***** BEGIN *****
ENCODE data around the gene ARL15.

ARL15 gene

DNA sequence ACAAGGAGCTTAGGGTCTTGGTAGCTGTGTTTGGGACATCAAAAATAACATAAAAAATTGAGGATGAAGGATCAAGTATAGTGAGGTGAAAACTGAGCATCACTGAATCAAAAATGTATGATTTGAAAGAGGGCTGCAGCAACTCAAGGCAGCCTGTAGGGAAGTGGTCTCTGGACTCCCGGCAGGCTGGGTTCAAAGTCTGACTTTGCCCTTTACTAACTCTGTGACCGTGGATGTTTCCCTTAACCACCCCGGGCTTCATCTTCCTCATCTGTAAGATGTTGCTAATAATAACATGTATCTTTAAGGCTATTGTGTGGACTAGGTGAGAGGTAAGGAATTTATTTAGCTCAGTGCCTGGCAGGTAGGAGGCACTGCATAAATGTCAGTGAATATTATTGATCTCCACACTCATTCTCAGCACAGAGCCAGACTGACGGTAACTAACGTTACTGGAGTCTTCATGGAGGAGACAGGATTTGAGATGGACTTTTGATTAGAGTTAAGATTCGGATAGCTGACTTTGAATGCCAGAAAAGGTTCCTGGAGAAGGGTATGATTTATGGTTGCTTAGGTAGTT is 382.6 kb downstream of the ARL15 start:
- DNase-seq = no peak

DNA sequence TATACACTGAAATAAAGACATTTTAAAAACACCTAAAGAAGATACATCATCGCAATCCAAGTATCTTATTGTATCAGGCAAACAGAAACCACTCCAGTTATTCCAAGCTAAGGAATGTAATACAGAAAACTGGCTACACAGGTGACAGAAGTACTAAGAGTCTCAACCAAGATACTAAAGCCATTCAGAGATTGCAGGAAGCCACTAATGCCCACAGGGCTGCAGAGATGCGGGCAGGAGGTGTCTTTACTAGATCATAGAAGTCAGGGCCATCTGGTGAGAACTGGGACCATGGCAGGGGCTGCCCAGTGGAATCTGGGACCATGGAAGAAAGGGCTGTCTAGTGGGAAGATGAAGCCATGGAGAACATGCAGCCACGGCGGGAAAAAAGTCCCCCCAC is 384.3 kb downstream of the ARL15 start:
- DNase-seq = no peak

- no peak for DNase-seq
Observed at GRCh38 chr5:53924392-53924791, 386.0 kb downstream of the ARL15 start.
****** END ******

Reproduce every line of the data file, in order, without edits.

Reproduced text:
ENCODE data around the gene ARL15.

ARL15 gene

DNA sequence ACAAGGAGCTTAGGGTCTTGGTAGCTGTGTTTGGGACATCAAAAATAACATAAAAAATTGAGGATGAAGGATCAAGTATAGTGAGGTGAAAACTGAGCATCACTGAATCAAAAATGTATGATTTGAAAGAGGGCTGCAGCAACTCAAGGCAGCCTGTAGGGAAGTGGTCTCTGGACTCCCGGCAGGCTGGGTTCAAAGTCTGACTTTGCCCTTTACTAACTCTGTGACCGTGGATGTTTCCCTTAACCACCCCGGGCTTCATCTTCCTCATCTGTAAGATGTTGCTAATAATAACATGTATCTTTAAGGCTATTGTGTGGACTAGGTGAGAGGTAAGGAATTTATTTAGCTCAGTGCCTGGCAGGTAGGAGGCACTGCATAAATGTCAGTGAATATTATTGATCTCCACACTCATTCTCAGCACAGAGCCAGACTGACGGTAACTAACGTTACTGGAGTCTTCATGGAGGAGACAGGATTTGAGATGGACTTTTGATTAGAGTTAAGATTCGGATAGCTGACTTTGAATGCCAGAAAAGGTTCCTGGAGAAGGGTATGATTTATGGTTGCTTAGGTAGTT is 382.6 kb downstream of the ARL15 start:
- DNase-seq = no peak

DNA sequence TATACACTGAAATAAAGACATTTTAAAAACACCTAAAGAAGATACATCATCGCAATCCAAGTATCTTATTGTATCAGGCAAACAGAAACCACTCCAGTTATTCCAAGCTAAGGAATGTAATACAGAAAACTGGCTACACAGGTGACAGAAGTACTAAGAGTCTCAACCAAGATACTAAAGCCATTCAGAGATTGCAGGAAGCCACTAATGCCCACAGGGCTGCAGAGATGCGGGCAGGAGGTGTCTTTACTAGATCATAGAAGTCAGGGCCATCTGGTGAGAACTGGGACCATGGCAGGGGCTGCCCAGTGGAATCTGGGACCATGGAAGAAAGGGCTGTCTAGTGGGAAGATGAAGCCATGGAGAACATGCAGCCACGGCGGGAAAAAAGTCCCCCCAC is 384.3 kb downstream of the ARL15 start:
- DNase-seq = no peak

- no peak for DNase-seq
Observed at GRCh38 chr5:53924392-53924791, 386.0 kb downstream of the ARL15 start.